Many primary schools use composite or mixed age classes. There are a number of reasons for doing this, but the most common is that the number of students enrolled doesn’t make for a full class in a particular cohort. For instance, a small school might be allocated 5 teachers according to the enrolment. Obviously, there can’t be a single class for each grade level, so some mixing of classes will occur. (Separate to that is the argument that sorting children by age group might not be the best way to organise a school anyway, when one keeps in mind that all children are different and develop at different rates.) But teachers are now being told that even in mixed age classes, separate courses of study must be taught to the children. That means in a composite Yr 4/5 class, the teacher is required to plan, deliver and assess two entirely different courses of study for the students. Guess what is expected in a small rural school with Yrs 3 to 6 all in one class?
There’s almost a fundamentalist fervour about this. One would think the sky might fall down if the teacher prepared just the one science unit for all the children in a mixed age class. This insistence on discrete learning programs in mixed age groups is unsustainable, and will result in hastened teacher burnout. It simply doesn’t make sense unless (1) you are not the teacher, or (2) you are a stickler for rules and regulations and refuse to see or even explore a compromise.
Similarly, primary teachers have planned integrated units of work for many years. These allow classes to become truly immersed in the work they are doing. The mathematics class ties in with what is happening in science, and in English students read material and prepare reports. The whole thing works together, and students can see that their learning is broad. Unfortunately, the curriculum fundamentalists insist that each subject is taught separately, and with clearly defined hours per week which must be met. The result is a bunch of disassociated lessons; confusing and ultimately unsatisfying for everyone.
Classroom teachers, you see, no matter how enthusiastic or brilliant they are, are at the beck and call of politicians and bureaucrats. As the late Rita Pierson said in her TED talk in May this year, “We listen to policy that doesn’t make sense, and we teach anyway, because that’s what we do.”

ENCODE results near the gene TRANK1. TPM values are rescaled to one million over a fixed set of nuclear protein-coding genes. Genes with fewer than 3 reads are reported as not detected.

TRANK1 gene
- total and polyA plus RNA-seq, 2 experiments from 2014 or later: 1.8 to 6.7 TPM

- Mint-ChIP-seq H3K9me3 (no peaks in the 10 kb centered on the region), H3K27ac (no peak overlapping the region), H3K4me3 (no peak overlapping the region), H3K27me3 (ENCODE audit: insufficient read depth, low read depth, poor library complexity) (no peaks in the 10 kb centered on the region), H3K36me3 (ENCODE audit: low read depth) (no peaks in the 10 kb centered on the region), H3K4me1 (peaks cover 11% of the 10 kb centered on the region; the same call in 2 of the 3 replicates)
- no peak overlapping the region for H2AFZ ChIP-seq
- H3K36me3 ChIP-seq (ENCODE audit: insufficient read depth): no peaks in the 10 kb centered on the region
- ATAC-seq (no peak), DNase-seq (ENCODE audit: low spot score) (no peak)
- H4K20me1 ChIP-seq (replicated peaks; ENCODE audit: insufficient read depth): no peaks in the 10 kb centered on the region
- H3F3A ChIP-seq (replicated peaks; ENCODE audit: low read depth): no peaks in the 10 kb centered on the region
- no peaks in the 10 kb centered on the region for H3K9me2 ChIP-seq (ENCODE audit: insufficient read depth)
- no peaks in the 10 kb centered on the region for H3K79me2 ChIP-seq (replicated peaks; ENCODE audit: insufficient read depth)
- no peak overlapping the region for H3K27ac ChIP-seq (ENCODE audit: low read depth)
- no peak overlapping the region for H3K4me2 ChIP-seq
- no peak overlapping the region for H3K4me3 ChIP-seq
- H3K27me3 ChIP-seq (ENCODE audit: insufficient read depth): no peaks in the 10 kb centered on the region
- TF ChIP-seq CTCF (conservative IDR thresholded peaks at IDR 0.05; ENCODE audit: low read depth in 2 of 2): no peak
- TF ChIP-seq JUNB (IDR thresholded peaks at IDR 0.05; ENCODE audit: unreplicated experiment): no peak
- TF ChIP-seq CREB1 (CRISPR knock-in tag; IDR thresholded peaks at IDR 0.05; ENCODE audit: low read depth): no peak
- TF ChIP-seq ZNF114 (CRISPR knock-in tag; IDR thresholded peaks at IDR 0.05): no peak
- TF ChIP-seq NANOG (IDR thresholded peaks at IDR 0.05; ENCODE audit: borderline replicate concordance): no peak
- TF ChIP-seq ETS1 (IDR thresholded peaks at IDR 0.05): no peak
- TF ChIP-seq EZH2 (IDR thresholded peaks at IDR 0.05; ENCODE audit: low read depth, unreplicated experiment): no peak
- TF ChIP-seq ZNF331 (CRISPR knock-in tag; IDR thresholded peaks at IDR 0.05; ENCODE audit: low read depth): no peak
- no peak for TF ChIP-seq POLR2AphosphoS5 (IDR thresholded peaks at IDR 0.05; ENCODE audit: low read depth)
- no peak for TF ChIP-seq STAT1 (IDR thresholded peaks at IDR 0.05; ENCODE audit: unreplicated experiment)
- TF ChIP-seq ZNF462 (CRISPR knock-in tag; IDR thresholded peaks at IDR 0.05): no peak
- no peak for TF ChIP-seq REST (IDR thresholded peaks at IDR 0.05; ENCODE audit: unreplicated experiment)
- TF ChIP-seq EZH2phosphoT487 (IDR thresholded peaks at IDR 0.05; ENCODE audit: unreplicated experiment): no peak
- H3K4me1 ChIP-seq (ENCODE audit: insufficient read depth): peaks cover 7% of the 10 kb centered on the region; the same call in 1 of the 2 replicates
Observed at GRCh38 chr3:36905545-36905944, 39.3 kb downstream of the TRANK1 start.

Many teachers use brainstorming to kick off a new unit. I know it’s also used by groups of students to make group work more effective, and sometimes staff meetings employ the technique. OptiMinds and Tournament of Minds competitions require students to be good brainstormers when they take part in their spontaneous challenges. So here’s an excellent video showing how to do it properly.
As part of my school’s move to 1-to-1 computing, we polled the students from Yr 6 to Yr 12 about their technology use at home and at school.
The final question asked them to suggest other aspects of technology which could be of use to them. The Wordle here is a summary of their answers. No surprises in guessing the most popular response!
I could well be the last educator with an interest in technology to discover the writing of Scott McLeod, an Associate Professor in the Educational Administration program at Iowa State University. He has a blog at The Huffington Post which is always interesting.
My attention was drawn by a tweet from Steven W Anderson @web20classroom referring to Scott’s article titled ‘If We Were Really Serious About Educational Technology‘.
His personal blog is called Dangerously Irrelevant.
Most schools, it seems, have a program of school camps and excursions. These tend to fall into a few main categories: those which are more or less embedded in the curriculum, and those which are more of a holiday, or a day out. At religious schools, there is another category – that of spiritual retreat. Some schools also have ‘leadership’ camps prior to the selection of school captains and leaders.